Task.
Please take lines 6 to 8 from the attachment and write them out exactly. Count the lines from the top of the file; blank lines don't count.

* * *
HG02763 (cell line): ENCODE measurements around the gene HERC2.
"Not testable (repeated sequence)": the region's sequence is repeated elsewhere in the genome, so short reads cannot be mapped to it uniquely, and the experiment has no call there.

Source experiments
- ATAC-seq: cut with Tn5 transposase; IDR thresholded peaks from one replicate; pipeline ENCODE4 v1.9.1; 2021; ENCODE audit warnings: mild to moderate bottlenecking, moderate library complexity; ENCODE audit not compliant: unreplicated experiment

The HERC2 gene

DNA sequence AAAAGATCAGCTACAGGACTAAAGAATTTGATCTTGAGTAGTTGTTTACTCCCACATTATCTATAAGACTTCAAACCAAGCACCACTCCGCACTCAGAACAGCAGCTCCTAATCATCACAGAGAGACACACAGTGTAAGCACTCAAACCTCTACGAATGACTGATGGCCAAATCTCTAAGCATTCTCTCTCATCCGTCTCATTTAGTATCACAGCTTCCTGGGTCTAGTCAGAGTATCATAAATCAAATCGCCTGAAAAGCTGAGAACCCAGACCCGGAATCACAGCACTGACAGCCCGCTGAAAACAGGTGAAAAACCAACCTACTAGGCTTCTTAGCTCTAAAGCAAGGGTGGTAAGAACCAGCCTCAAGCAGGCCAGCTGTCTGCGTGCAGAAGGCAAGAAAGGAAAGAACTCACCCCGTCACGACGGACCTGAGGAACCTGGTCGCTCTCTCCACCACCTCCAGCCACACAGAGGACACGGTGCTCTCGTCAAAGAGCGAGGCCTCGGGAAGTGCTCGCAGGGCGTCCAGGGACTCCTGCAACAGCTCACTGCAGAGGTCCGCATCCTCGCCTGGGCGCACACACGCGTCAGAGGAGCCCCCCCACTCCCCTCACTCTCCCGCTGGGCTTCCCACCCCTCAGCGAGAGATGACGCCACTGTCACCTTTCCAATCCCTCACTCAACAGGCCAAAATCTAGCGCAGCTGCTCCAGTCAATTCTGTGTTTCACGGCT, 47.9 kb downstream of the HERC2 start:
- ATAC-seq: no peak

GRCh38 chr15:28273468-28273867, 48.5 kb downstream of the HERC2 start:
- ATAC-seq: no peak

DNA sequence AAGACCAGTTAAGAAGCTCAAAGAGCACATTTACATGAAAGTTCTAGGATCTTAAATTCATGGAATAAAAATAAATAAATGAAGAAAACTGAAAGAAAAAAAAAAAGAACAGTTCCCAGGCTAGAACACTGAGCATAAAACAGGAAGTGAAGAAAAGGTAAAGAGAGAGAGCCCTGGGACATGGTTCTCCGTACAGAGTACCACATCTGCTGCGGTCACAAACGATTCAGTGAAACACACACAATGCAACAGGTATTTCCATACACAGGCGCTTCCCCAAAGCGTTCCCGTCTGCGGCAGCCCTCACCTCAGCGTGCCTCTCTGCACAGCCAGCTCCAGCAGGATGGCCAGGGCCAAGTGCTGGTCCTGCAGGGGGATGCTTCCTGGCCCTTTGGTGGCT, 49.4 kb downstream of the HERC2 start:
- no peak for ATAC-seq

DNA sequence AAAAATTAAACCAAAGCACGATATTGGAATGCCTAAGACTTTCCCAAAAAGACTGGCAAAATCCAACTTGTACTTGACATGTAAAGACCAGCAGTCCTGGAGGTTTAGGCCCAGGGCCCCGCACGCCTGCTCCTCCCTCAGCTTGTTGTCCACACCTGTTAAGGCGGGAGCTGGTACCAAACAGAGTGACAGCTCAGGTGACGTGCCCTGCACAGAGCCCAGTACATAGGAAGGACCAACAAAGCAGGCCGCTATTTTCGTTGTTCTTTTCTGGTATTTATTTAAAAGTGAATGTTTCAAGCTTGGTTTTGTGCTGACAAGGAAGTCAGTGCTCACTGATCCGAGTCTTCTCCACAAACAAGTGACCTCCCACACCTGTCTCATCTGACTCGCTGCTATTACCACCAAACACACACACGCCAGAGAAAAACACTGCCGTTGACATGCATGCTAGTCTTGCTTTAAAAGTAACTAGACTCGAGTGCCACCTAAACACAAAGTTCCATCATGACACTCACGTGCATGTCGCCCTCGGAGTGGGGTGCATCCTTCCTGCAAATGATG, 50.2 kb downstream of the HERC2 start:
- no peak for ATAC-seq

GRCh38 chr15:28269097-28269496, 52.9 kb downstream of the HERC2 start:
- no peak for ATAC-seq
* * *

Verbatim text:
DNA sequence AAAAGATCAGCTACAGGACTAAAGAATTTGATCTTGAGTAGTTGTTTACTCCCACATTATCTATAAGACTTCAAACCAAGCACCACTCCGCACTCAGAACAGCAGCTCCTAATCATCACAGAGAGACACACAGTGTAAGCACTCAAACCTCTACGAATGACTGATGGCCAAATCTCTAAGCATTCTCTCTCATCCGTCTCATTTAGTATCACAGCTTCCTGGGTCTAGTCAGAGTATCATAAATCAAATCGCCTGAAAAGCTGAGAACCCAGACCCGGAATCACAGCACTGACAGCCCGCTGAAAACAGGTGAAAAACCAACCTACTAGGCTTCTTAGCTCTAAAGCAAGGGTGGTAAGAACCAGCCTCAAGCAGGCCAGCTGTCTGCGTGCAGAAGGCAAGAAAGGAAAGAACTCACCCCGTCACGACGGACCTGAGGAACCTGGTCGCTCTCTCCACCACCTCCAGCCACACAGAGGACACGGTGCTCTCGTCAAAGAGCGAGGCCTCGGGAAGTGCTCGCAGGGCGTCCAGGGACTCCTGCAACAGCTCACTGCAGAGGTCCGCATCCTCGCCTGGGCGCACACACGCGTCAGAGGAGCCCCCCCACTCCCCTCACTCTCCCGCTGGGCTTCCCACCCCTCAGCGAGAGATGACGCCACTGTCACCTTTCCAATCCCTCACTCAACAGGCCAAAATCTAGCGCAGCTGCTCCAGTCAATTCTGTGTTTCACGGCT, 47.9 kb downstream of the HERC2 start:
- ATAC-seq: no peak

GRCh38 chr15:28273468-28273867, 48.5 kb downstream of the HERC2 start: